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Mad Men: Jon Hamm's Penis-Envy Problem

Jon Friedmans Media Matrix By Jon Friedman | Jon Friedmans Media Matrix April 8, 2013 at 11:57AM

As "Mad Men," the wildly popular and critically acclaimed AMC drama debuted its new season on Sunday night, another, even, well, bigger story that has been dogging the show's star Hamm. It seems Don Draper has a larger problem than moodiness. (Read more about Hamm.)
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Jon Hamm
Is Jon Hamm getting too big for his britches? And yes, feel free to interpret the hidden meaning of that question in any way you'd like. 

Are people simply jealous of his wide reputation for being a very well endowed man. This is surely the strangest case of penis envy Hollywood has seen in some time.

As "Mad Men," the wildly popular and critically acclaimed AMC drama debuted its new season on Sunday night, another, even, well, bigger story that has been dogging the show's star Hamm. It seems Don Draper has a larger problem than moodiness. (Read more about Hamm.) 

As I researched Hamm -- an actor whose work I'm not too familiar with -- I came across something eye-catching. On Rolling Stone's recent cover profile of Hamm, I spotted an intriguing sidebar on the magazine's website.  I read:

"Jon Hamm has a problem most men would love to have: people all over the world are convinced he has an enormous penis. Headlines like 'Jon Hamm's Penis Is Too Big for His Clothes' are popping up and he's quit sick of the whole thing.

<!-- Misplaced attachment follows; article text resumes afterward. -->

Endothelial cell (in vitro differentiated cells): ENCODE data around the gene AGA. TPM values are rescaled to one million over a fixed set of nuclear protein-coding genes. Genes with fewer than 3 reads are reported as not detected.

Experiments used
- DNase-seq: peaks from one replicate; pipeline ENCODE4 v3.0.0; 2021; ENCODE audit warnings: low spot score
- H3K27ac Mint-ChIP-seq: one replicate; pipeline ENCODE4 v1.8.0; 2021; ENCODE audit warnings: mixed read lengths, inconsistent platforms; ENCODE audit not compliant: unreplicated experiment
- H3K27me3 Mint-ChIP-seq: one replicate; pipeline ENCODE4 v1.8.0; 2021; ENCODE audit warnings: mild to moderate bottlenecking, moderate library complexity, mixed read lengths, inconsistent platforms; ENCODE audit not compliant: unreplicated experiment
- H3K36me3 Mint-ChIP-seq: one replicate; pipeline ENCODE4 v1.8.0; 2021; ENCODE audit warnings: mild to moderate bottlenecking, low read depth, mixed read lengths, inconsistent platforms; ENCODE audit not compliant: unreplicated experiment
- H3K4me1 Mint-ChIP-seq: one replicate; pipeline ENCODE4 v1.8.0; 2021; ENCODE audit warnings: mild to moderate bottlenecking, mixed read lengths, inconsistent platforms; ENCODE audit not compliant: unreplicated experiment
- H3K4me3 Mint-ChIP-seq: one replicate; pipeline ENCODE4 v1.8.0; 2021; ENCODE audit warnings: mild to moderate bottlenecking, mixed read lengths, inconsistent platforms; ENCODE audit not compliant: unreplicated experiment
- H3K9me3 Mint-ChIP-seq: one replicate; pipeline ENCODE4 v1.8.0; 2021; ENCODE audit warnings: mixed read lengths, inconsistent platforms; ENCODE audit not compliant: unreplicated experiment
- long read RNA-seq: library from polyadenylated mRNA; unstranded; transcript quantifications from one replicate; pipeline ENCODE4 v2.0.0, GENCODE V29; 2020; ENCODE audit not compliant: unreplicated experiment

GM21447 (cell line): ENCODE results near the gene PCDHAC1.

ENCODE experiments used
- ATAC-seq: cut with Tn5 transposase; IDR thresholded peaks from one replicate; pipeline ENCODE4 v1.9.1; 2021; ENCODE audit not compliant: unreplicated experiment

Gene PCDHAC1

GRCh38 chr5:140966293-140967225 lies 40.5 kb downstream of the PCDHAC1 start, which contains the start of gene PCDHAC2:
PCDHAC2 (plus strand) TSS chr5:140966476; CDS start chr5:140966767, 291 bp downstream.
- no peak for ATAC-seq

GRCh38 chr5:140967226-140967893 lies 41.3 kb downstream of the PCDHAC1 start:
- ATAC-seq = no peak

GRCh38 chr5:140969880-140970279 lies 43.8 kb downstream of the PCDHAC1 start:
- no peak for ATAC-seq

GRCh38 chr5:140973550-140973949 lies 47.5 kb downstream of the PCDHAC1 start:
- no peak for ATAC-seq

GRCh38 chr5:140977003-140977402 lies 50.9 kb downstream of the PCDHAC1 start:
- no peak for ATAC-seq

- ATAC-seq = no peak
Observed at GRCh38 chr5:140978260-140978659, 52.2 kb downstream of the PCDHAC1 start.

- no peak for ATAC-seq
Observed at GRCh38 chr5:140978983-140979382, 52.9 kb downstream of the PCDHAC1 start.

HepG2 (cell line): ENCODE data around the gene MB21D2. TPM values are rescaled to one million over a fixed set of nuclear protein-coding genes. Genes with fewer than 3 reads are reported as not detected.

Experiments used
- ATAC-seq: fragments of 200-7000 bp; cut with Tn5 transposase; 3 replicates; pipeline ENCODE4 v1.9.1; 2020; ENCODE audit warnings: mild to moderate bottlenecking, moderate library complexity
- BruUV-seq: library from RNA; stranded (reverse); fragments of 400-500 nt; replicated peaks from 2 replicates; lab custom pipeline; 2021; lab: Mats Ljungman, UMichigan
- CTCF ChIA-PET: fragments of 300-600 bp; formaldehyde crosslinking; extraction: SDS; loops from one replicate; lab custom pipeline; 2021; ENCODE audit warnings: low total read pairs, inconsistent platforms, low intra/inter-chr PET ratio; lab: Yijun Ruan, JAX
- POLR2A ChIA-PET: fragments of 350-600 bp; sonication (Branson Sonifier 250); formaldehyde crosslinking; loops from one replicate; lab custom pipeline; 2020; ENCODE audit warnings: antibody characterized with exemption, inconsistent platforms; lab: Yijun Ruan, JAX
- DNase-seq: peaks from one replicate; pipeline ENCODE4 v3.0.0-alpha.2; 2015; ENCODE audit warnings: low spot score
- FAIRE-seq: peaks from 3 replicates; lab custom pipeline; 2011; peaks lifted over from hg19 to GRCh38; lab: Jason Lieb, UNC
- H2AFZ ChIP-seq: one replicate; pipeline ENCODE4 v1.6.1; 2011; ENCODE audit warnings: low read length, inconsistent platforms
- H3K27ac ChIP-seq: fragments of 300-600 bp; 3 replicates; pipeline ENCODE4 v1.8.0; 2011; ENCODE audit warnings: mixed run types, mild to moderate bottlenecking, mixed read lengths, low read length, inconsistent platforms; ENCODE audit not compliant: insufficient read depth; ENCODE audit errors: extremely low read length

"Most of it's tongue-in-cheek,' he told Rolling Stone. "But it's a little rude. It just speaks to a broader freedom that people feel like they have -- a prurience."

Listen, if Hamm had truly wanted to sidestep this burning issue, he could have told the interviewer to "get real" or "grow up" or "change the subject, punk." But apparently, he was quite willing to roll with this topic. Hamm and his handlers knew intuitively that any discussion of it would overshadow whether, say, Hamm subscribes to the principle of Method Acting.  

But Hamm also has a right to protest a certain lack of privacy. People are speculating that Hamm is too manly to fit the tight-pants look of the 1960s, when "Mad Men" takes place. There are social-media posts dealing with his anatomy. 

Most germane of all: What man, famous or not, wouldn't kill to have this kind of word-of-mouth chatter about his lower regions? Perhaps the man doth protest too much Come to think of it, did Shakespeare, who had an answer for every tragedy ever come up with anything for this particular malady? 

Eventually, critics will star sniping about Hamm's acting or the show's inevitable slump or how it isn't as good as it used to be. THEN, the man will have something to complain about. He should simply shrug off these prattling people. 

For openers, it is a compliment to Hamm that anybody cares about this. Second, it is a testament to the enduring popularity of "Mad Men," which is virtually synonymous with Hamm's brilliant, fascinating depiction of Don Draper. Third -- same as the first: It's a compliment.

Right now, Hamm doesn't have too much to worry about. His career is zooming. "Mad Men" picked up on Sunday night where it left off. The first episode of the new season was as engrossing as ever.

Hamm is a smart guy. He gets it. He seems quite self-aware, judging from what I've read about him. He knows what a lucky stiff he is. 

Surely, AMC could have originally gone with a dozen other qualified actors to play Don Draper from the outset. But Hamm was anointed. He was shrewd enough to know this going to be his big break. He took the ball and ran with it. He should laugh this stuff off.

He understands. As he said in the piece: "I guess it's better than being called out for the opposite." 


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